At least once a week, when I emphasize the importance of networking to career transition, a solo business client elicits anything from a barely perceptible wince to an outright scoff. I usually share my antipathy for the word, “networking,” and help them think of it as a way to expand their circle with people they would like to spend more time.
Honestly, I am not sure if my disaffection for the word has more to do with the fact that it can seem nakedly self-serving to outwardly seek out people who can further our agendas. Maybe, it's that the word "networking" seems mechanical, as if we are all computers that need to be plugged into one another to communicate. It seems removed from the essence of the thing that it is attempting to describe – a way to reach out to others whom we can converse easily, share resources, and build meaningful friendships over coffee.
Since we tend to want to help people we like, the natural consequence of expanding our sphere is that more people will be looking out for you. If networking seems inauthentic, it doesn’t have to. In fact, it shouldn’t be. Your network should be filled with people who share your values, care about the same things, and inspire your desire to return the favor.
Perhaps networking seems distasteful as well because we think of friendships and valued relationships as something that happen spontaneously. Even if we have met some of our closest contacts at networking events, we still think of them as people whom we were meant to know. They fulfill a place in our lives because they belong there. We don’t like to think of friends as people we sought out to unscrupulously advance our careers or grow our LinkedIn to the All-Star status.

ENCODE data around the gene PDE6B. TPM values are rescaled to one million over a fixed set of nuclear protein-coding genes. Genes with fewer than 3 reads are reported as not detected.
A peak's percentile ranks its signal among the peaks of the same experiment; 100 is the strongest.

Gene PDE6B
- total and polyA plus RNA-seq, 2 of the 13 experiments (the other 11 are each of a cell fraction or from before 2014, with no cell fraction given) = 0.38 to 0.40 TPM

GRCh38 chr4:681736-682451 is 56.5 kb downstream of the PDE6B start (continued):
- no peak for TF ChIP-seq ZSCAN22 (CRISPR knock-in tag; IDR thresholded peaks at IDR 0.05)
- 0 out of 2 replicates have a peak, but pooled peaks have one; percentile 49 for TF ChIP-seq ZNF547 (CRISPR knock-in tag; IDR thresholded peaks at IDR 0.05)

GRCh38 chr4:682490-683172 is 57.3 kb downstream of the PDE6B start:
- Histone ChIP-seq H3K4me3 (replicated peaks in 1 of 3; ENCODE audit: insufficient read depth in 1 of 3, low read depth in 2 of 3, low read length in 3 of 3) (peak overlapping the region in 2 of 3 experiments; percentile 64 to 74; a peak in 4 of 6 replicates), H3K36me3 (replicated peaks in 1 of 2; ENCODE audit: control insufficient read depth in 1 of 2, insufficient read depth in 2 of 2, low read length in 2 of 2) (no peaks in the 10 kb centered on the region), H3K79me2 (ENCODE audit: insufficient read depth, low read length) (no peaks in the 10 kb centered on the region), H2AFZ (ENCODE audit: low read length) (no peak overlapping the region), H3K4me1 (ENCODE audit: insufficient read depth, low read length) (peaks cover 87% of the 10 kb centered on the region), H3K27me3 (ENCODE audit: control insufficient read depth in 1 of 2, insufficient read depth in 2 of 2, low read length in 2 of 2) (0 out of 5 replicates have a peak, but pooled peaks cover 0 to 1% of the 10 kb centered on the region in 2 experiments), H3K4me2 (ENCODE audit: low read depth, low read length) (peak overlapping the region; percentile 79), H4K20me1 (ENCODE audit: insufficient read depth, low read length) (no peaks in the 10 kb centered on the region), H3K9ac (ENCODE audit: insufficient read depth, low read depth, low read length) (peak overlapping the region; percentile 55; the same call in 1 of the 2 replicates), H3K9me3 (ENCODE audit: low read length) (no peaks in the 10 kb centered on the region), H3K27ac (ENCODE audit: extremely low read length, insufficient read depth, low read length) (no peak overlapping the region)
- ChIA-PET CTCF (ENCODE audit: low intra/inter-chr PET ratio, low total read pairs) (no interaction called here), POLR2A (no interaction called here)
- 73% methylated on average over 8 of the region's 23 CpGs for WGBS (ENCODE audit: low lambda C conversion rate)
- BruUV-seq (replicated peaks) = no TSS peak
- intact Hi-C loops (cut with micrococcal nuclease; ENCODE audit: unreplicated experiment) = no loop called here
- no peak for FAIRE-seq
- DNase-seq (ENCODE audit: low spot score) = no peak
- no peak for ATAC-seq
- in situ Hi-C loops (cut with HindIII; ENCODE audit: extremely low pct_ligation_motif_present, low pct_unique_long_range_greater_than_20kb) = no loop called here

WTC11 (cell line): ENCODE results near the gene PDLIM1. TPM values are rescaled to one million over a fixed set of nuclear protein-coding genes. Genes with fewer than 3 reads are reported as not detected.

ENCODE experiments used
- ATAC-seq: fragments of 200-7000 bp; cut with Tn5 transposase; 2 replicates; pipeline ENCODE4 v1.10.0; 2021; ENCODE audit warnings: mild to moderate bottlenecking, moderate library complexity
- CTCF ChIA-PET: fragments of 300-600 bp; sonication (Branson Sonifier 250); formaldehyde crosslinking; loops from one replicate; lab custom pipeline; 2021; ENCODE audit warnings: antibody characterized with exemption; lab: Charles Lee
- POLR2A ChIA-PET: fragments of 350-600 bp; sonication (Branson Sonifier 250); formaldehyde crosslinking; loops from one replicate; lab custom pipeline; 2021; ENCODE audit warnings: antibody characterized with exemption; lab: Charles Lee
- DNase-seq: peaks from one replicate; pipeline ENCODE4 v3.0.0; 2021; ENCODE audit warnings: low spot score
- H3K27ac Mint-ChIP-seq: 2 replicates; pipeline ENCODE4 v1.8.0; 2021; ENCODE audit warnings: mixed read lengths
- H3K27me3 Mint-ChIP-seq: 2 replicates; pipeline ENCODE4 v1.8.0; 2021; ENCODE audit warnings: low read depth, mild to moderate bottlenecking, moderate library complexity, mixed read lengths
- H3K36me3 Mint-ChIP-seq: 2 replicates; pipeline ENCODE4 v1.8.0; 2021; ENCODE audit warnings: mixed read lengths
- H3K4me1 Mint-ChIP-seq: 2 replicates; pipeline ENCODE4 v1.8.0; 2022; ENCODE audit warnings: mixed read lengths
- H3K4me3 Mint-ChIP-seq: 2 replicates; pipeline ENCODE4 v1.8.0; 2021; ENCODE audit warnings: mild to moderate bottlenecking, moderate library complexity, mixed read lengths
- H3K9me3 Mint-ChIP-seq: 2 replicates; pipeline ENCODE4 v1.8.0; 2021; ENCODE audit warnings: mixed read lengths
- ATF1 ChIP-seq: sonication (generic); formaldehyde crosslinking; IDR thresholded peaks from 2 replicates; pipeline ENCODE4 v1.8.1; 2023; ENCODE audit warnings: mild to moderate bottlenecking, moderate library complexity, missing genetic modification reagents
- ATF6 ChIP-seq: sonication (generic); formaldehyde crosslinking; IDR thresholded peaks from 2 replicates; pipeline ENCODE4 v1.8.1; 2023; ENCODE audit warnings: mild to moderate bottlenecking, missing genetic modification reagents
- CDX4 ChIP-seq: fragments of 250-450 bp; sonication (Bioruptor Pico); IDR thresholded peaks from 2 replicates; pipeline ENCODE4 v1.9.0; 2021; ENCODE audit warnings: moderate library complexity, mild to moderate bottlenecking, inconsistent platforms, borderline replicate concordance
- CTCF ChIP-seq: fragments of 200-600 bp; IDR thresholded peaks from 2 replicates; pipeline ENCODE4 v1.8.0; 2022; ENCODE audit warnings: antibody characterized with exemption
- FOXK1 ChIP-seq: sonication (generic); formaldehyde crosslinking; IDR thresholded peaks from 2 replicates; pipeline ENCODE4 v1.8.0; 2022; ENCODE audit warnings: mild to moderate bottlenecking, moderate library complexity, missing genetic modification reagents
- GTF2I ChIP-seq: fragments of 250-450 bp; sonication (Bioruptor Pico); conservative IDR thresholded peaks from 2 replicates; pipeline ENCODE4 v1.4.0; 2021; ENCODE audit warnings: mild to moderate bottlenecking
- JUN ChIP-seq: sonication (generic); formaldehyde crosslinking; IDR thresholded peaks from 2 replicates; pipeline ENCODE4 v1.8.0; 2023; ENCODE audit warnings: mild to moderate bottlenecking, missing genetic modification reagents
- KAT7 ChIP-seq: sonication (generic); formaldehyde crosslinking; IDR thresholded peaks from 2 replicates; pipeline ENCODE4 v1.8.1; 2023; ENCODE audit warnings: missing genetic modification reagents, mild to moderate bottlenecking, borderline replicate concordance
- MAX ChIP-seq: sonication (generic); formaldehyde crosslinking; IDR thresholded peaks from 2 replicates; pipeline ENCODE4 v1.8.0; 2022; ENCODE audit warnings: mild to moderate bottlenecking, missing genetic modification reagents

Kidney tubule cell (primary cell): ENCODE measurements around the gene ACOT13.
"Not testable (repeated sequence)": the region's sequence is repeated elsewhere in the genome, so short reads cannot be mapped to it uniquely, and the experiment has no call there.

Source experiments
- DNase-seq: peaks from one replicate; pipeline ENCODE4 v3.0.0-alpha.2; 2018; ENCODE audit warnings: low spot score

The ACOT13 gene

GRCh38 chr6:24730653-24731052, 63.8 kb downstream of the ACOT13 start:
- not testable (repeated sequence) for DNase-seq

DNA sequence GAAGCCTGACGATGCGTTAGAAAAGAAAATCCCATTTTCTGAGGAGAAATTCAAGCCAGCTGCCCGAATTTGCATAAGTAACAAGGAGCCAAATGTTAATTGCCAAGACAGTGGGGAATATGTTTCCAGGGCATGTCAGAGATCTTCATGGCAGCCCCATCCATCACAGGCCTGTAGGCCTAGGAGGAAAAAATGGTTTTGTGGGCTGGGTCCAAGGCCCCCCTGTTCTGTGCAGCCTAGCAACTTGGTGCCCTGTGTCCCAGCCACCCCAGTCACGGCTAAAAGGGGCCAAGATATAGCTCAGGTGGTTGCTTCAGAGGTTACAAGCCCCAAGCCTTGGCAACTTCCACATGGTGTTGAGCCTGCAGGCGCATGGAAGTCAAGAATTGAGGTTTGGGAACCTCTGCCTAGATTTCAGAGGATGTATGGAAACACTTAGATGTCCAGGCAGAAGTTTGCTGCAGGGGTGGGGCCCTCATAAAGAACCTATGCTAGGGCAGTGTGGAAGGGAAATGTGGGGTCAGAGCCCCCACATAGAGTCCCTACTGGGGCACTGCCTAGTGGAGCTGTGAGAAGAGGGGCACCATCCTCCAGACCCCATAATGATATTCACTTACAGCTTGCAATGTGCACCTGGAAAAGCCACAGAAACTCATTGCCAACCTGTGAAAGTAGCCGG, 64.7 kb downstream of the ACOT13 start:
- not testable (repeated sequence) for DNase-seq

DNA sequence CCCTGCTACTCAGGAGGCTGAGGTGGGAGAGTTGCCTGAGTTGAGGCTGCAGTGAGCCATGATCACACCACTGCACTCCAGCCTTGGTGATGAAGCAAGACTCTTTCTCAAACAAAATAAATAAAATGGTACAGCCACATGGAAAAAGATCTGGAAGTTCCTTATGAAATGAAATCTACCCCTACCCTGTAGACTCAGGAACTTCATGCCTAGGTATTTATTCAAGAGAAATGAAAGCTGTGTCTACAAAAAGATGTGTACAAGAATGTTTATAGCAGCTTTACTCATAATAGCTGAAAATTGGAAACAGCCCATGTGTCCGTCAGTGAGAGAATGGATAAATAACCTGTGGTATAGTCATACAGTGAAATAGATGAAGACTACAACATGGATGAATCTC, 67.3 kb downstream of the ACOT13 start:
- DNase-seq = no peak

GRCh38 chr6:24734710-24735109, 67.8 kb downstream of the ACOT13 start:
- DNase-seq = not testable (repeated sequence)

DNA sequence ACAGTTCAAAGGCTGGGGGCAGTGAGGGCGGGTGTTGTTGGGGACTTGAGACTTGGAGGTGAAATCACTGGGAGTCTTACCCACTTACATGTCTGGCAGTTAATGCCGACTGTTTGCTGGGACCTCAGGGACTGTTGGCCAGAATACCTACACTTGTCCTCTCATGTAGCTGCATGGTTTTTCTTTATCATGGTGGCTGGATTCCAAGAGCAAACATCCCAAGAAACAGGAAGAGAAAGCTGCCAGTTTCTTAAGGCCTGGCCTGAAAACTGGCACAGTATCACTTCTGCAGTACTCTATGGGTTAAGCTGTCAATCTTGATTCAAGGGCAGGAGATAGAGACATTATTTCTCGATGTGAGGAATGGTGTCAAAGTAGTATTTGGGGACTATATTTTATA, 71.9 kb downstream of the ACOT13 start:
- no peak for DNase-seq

If the thought of networking makes you want to hide under a table, I invite you to reconsider. Below are a few ways to not just soften the experience but consider it as something you might eagerly anticipate:
Look for events about things you care about. For instance, the B Corps Luncheon hosted by B Local PDX is perfect for people who love social entrepreneurship.
Start your own meetup or small group focused on something you love, whether it’s motivational interviewing, exploring mindfulness meditation, or mountain biking on Sunday mornings. In the midst of writing this in a coffeehouse, a quick hello to a friend prompted a conversation about the Great Decisions groups that people are starting to discuss world affairs in small gatherings – you could start one of your own if small talk is really not your thing.
Consider less formal events that are geared around your interests, like art classes, recreation classes at REI, a Wordpress workshop at CanvasHost, or one of the Vision Board Brunches or Half-Day Writing Retreats offered at Brightside.
Consider extended classes at a community college or extended study programs offered by universities, like the Business of Craft Brewing Certificate at PSU. These are perfect for bookish introverts who tend to bond with other people who like to dive deeply into certain topics.
Seek out professional development groups that are mission-driven or focused on a certain industry, like the Oregon Counseling Association or PDXWIT.
Offer to serve on a board for a nonprofit or school or a government entity, like the Oregon Arts Commission.
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